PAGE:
You Shouldn't Be a Caregiver

caring for elderly parents You love your aging parent, but that doesn't mean you should be their primary caregiver.

If you had vertigo, no one would expect you to fly a Boeing 747. If you add two plus two and don’t get four, maybe a career in accounting isn’t for you. And if, like me, you attempt painting and wind up with a jumbled mess of unimpressive stick figures and bland colors, it’s OK to admit, “Gee, art isn’t my strong suit, but I have other talents.”

So why don’t we approach the question of who should be the primary caregiver for an aging loved one with the same logic?

I knew a woman who couldn’t stand her mother, balance a checkbook or stomach the thought of organizing another person’s life. She was wracked with guilt about how to handle her mom’s physical decline. As the only daughter with two male siblings, she assumed she was drafted for the role of caregiver when it came time to intervene and help her mother navigate her failing health.

“I’m the daughter,” she said one day when we were having coffee. “Mom’s care falls on me.”

“You’re assuming a lot,” I replied. “Wouldn’t it be better to look at what your mom needs and who best can help her instead of just taking on a role based on some outdated notion of who should do what?”

Another time, I interviewed a man who wanted to help his ailing parents, but didn’t have as close an emotional relationship with them as his brother and sister did. He worked in finance and his parents needed help with handling their money, so I suggested he quit trying to do a little bit of everything, some of which was out of his comfort zone, and instead, talk to his siblings about “dividing and conquering.” That way, he could take on the focused and essential role of financial caregiver while his siblings addressed their other needs, such as taking them to doctor appointments and talking nightly by phone.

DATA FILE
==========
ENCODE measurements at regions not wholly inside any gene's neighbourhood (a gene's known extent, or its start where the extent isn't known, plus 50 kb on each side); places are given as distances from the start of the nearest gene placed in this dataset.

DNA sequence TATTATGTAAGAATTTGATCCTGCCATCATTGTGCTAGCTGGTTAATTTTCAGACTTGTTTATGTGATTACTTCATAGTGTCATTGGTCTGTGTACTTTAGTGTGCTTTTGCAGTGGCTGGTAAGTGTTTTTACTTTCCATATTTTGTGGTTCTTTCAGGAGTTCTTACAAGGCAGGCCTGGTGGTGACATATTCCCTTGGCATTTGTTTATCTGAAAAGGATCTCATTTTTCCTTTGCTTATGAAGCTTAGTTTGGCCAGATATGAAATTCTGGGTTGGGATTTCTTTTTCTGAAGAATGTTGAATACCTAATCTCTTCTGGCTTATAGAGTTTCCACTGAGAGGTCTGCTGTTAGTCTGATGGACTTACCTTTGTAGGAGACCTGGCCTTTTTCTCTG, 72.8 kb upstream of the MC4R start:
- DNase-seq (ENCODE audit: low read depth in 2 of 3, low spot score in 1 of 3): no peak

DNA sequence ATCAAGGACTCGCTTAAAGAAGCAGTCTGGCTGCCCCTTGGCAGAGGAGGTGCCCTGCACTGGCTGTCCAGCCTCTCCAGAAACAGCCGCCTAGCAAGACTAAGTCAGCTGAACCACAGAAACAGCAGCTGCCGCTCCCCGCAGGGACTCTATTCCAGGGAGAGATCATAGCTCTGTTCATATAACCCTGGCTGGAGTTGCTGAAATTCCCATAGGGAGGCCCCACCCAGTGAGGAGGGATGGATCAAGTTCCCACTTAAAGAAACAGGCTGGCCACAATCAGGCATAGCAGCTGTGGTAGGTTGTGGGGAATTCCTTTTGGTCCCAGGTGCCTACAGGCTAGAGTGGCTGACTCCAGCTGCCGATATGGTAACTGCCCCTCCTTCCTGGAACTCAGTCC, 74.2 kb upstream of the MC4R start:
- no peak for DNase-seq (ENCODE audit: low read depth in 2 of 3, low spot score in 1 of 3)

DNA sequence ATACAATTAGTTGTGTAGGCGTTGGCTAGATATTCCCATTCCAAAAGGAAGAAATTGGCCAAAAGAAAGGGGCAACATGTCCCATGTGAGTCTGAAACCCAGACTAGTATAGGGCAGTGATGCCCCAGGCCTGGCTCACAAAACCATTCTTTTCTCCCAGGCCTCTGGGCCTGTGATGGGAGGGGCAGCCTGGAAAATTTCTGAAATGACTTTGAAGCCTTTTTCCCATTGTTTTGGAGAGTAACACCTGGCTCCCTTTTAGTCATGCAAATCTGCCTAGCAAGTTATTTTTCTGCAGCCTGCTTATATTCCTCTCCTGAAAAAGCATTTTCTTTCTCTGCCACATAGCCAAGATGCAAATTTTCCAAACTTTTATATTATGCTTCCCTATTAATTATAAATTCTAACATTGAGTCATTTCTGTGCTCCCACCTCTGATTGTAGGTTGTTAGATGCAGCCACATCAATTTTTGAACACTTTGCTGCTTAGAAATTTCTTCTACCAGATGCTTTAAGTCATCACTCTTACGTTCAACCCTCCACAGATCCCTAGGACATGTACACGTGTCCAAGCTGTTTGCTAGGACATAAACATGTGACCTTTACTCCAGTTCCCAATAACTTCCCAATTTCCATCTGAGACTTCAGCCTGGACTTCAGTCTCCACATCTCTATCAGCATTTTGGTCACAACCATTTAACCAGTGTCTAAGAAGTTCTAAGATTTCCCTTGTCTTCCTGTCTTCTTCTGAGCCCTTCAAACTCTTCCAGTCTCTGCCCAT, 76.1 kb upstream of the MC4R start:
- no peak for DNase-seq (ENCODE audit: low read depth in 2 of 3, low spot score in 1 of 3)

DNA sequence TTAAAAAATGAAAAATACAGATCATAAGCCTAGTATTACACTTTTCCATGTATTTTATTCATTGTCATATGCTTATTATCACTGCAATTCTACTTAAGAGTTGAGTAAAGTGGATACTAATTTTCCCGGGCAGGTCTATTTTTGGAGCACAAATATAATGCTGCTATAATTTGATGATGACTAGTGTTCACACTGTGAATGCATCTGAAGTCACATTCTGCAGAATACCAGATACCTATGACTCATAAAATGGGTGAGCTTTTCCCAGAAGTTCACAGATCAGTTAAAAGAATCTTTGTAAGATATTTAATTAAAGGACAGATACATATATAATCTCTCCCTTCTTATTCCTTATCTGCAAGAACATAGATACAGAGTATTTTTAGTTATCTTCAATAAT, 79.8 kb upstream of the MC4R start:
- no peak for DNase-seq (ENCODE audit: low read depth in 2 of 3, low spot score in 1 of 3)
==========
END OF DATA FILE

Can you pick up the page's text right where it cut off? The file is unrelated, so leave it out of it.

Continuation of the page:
As you consider an aging loved one’s needs now and in the future, remember that there are lots of ways to help, and not everyone is cut out for the demands of a primary caregiver. Remove the emotion and the “shoulds” and consider these valid reasons why you shouldn’t be a loved one’s primary caregiver.

You don’t particularly care for the caree.

Think about it. You spend most of your lives together in contention and yet, when she’s older, you’re supposed to snap to it and become mom’s BFF and caretaker extraordinaire. At best, that’s a stretch. At worst, it’s a no-win situation for you both. Your tenuous relationship to the caree before their caregiving needs took center stage will influence whether or not you’re the right choice to lead the charge when their care needs grow.

Your family dynamics are too challenging.

You see it all the time – brothers and sisters who don’t get along squabbling over who’ll do what to help mom or dad. It can become more of a power struggle between family members rather than a well-designed plan for tackling the caregiving challenges at hand. If your family dynamics are difficult, maybe it’s best to step back from infighting and, in the interest of keeping the peace, let someone else take on the primary caregiver role.

Your skill sets don’t include managing people and money.

It may be hard to admit that you don’t have the organizational or bookkeeping skills to plan ahead for a caree’s busy life or make sure they pay their bills on time. Look at managing people and money as skill sets and, just as you would if you were hiring for a position, aim to find the best person for the job, whether it’s someone from inside the caree’s inner circle or trusted outside help.

You’re already maxed out in your work and home life.

The common term for those who manage the lives of both their children and parents is “the sandwich generation.” They’re caught between two extremely demanding groups, while often attempting to work fulltime, manage a relationship of their own and eke out some semblance of a social life.